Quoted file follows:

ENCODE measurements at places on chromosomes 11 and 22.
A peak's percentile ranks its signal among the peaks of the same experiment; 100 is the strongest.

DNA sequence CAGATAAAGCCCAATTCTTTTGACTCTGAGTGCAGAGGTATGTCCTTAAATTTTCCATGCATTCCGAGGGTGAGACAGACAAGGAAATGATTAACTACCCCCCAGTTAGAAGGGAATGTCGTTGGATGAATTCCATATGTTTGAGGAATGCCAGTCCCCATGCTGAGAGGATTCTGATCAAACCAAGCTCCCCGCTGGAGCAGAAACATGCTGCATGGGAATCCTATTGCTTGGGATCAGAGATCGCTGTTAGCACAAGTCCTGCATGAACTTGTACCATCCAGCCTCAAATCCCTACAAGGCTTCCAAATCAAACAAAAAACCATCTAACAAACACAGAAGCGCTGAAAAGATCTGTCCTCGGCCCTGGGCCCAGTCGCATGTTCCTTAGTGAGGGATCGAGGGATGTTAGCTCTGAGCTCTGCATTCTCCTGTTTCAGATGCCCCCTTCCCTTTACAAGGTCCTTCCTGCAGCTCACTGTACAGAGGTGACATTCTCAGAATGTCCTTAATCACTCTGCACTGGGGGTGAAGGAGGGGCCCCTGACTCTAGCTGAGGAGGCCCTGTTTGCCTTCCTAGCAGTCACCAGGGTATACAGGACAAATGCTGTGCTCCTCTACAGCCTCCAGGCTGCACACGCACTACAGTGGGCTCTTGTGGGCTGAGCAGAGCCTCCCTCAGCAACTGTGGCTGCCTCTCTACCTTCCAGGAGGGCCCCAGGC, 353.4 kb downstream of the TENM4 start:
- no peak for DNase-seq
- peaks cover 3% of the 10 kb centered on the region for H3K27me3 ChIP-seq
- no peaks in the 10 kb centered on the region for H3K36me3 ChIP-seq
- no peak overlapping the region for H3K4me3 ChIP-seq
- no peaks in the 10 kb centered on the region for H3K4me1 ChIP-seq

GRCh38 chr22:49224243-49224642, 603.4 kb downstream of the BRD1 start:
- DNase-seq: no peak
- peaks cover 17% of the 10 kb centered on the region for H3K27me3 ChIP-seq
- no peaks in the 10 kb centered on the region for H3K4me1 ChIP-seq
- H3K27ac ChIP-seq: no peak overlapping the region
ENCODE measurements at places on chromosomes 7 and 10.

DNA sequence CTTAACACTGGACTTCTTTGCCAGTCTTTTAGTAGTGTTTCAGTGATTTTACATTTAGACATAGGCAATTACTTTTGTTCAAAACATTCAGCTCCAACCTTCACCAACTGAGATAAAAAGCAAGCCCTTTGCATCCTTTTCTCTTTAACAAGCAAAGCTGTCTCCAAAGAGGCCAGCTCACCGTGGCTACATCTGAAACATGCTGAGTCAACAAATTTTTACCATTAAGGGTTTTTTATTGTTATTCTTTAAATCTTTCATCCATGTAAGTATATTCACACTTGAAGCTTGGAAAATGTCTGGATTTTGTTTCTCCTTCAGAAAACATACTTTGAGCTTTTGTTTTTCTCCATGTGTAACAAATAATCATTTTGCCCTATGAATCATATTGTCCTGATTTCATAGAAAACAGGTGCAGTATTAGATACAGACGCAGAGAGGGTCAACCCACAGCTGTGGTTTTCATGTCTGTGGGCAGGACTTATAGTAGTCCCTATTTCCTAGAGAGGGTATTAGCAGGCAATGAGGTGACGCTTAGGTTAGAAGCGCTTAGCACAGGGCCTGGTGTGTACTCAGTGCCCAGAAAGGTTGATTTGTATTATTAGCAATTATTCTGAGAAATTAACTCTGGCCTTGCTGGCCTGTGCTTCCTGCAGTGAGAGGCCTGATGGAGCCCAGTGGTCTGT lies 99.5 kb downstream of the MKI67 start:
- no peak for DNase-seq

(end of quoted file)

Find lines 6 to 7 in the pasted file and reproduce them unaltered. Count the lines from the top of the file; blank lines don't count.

- no peaks in the 10 kb centered on the region for H3K36me3 ChIP-seq
- no peak overlapping the region for H3K4me3 ChIP-seq